We have previously used similar methodology to study disease incidence in the 2000s across England nationally in CPRD,12 which was similarly inconclusive. While we argued the benefits of linked primary care databases in carrying out large epidemiological analyses, we noted a possible limitation that the earlier pollution model's resolution (1 km2) could not account for potential within urban variations, due to busy roads for example. The improved resolution of the dispersion model in this study (20 m2), which can estimate significant changes in exposure of air pollution (NOx, NO2) between major roads and suburban background locations,16 offers a potential benefit to directly study the effects of traffic pollution.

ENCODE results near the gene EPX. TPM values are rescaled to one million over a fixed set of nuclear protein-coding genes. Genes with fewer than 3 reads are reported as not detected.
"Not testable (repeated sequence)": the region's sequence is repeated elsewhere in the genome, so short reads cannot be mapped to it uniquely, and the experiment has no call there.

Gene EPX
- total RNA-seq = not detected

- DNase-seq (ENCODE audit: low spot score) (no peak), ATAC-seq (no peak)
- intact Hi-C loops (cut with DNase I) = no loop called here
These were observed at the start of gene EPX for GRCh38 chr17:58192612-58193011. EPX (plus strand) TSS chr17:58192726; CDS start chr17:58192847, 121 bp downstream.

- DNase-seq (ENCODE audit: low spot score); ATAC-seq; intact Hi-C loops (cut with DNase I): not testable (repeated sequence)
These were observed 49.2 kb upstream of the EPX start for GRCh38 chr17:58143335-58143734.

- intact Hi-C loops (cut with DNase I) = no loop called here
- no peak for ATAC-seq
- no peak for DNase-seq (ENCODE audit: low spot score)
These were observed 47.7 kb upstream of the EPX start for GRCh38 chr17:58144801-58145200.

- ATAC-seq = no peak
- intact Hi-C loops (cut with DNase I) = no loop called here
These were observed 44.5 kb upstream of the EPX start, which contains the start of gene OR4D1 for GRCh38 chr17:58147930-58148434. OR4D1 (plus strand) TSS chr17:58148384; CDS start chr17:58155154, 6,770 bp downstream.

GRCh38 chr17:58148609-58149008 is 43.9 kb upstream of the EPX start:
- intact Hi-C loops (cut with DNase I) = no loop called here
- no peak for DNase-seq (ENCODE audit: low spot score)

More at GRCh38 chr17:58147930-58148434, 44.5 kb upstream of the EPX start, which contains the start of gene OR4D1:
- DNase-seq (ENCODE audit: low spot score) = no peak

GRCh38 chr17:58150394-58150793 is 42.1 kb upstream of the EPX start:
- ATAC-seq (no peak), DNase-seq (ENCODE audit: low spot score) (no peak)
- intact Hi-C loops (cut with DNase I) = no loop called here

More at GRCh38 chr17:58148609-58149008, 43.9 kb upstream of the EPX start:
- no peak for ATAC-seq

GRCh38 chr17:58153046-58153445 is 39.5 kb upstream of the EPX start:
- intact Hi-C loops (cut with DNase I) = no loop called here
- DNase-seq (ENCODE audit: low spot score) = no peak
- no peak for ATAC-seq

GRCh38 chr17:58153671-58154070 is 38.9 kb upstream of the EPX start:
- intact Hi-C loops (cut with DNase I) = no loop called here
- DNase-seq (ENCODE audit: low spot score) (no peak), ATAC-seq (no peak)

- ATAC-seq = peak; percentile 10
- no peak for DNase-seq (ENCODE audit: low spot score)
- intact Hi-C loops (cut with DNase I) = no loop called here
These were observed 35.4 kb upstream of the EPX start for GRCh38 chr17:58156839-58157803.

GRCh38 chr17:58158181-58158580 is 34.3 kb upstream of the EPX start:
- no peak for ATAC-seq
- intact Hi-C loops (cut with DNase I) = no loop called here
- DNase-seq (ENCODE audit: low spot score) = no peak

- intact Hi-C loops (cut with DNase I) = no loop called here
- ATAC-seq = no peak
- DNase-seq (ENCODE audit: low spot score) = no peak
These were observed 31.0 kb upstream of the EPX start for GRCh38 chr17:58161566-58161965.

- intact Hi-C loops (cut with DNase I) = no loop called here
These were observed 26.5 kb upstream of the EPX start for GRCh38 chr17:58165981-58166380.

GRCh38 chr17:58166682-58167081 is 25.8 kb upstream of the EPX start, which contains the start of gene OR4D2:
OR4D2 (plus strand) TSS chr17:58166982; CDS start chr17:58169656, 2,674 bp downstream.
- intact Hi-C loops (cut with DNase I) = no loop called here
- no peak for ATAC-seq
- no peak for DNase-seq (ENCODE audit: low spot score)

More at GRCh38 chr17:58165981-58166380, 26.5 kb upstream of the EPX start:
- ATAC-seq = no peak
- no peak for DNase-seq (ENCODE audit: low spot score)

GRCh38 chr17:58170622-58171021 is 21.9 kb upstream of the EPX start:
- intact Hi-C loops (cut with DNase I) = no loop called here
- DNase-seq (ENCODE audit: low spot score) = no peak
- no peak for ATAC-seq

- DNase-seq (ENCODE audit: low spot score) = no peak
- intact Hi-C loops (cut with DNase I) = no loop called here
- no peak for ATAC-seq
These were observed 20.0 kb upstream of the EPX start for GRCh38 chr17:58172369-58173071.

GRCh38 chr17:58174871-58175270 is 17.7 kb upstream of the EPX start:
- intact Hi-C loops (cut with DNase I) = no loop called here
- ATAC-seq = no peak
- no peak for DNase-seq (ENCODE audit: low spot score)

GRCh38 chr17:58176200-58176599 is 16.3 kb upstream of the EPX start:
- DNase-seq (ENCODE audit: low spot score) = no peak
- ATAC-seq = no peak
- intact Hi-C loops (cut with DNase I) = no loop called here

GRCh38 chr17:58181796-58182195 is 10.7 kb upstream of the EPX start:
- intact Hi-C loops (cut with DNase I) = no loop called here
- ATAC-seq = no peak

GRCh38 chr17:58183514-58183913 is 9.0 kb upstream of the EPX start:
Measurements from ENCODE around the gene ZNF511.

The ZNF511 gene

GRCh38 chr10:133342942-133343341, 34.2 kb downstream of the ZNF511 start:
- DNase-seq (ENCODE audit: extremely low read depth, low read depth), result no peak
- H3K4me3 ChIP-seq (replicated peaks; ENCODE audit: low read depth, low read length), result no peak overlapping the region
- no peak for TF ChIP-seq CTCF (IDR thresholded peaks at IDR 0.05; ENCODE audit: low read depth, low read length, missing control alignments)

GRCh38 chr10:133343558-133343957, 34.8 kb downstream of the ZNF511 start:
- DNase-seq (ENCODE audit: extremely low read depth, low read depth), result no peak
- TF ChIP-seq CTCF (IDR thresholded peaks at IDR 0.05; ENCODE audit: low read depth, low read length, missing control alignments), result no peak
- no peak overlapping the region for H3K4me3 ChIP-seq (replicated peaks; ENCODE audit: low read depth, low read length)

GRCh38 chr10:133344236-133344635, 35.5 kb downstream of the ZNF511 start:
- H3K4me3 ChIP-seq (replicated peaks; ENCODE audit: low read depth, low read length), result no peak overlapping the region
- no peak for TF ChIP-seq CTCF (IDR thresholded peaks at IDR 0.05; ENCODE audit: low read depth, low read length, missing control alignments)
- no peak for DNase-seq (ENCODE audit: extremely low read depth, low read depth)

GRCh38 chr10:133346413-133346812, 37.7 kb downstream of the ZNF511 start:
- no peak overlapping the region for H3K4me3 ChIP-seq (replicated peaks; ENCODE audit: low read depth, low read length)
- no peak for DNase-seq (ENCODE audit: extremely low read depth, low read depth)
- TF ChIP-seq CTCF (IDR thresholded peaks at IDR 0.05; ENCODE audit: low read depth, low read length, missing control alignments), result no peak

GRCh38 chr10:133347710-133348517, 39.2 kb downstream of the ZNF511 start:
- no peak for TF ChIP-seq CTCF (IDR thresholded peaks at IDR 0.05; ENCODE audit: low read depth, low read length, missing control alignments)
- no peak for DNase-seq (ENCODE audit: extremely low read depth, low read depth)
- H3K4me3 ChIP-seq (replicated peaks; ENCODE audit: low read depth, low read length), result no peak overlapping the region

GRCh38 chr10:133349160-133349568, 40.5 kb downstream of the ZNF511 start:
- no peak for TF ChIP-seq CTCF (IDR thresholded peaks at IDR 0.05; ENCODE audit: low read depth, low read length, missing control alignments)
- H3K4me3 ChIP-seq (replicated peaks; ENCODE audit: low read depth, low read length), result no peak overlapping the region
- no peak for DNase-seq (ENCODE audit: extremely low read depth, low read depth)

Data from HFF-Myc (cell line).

Once modelled air pollution data were linked to patients residential postcodes however, subtle roadside changes predicted by the model were small in comparison to the larger differences estimated between areas, even within Greater London. This is demonstrated by large ICCs (>0.65) for both air pollutants, revealing most modelled variation was between (practice) areas. In other words, patients in the top 10% of NOx exposure in our study, for example, were far more likely (77%) to be from an Inner London practice than those not in the top 10% of NOx (13%). The statistical implication is that the models are predominately estimating a between (practice) area effect for air pollutants, which was confirmed when we partitioned the overall estimate into between-practice and within-practice effects. The addition of distance and intensity measures in our study provided a less problematic approach, but did not produce any further evidence of associations with traffic. Another statistical issue was the strong correlation (>r=0.95) between NOx and our traffic components of PM2.5, which effectively eliminated our ability to discern between different contributors of emissions (exhaust vs non-exhaust) or mutually adjust for them. While high correlation between different measures of traffic pollution is to be expected, it may be the dispersion model is being too closely driven by the same predictors, and is underestimating the variation which may be expected from actual measurements.